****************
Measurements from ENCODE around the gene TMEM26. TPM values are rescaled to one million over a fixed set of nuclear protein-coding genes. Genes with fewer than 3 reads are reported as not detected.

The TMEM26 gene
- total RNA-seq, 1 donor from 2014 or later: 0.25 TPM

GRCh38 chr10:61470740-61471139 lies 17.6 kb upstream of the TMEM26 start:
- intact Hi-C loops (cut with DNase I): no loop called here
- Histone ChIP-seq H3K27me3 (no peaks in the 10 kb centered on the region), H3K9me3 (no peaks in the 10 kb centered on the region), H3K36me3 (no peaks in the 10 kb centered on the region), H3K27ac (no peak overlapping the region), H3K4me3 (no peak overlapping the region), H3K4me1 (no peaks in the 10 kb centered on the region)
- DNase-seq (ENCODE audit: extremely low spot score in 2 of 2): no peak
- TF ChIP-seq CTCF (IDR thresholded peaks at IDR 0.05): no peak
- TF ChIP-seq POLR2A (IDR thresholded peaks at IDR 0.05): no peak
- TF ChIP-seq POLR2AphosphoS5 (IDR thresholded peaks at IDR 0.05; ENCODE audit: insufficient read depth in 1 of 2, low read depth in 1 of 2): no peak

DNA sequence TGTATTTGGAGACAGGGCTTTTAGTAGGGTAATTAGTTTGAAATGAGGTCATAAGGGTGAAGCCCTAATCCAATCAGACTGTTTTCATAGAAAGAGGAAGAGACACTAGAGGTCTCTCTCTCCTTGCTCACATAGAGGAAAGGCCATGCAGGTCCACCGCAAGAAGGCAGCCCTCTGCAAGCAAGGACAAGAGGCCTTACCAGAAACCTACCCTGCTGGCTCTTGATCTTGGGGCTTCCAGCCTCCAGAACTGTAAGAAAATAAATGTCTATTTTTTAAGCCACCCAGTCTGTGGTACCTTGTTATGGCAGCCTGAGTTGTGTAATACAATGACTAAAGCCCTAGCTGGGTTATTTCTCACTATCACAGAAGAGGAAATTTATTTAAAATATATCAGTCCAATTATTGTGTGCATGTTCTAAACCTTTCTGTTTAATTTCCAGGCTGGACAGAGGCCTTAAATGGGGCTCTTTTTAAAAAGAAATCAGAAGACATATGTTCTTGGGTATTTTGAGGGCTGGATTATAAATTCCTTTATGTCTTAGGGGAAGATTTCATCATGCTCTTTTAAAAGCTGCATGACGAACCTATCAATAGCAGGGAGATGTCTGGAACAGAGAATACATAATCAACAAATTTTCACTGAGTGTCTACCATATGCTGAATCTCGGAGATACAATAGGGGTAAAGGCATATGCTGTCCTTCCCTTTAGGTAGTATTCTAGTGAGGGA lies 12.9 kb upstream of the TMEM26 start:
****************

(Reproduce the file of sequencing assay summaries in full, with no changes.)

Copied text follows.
Measurements from ENCODE around the gene TMEM26. TPM values are rescaled to one million over a fixed set of nuclear protein-coding genes. Genes with fewer than 3 reads are reported as not detected.

The TMEM26 gene
- total RNA-seq, 1 donor from 2014 or later: 0.25 TPM

GRCh38 chr10:61470740-61471139 lies 17.6 kb upstream of the TMEM26 start:
- intact Hi-C loops (cut with DNase I): no loop called here
- Histone ChIP-seq H3K27me3 (no peaks in the 10 kb centered on the region), H3K9me3 (no peaks in the 10 kb centered on the region), H3K36me3 (no peaks in the 10 kb centered on the region), H3K27ac (no peak overlapping the region), H3K4me3 (no peak overlapping the region), H3K4me1 (no peaks in the 10 kb centered on the region)
- DNase-seq (ENCODE audit: extremely low spot score in 2 of 2): no peak
- TF ChIP-seq CTCF (IDR thresholded peaks at IDR 0.05): no peak
- TF ChIP-seq POLR2A (IDR thresholded peaks at IDR 0.05): no peak
- TF ChIP-seq POLR2AphosphoS5 (IDR thresholded peaks at IDR 0.05; ENCODE audit: insufficient read depth in 1 of 2, low read depth in 1 of 2): no peak

DNA sequence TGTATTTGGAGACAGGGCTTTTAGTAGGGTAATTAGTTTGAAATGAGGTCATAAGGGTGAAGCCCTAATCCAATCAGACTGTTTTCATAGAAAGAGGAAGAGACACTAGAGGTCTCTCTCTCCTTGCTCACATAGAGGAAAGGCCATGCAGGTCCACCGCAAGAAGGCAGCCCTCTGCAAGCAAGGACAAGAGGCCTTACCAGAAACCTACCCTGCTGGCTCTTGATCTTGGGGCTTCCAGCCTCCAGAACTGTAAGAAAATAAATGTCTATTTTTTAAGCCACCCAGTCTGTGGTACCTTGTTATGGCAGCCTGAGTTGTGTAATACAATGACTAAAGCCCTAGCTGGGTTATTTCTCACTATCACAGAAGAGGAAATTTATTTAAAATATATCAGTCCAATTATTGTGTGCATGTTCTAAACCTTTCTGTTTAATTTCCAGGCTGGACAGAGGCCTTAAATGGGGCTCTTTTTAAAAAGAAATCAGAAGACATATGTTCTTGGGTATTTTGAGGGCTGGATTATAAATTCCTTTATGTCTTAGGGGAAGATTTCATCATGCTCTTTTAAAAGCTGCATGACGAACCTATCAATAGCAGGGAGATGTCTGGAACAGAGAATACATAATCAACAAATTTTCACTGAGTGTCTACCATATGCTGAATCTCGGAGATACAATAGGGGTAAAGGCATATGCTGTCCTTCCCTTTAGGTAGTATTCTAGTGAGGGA lies 12.9 kb upstream of the TMEM26 start: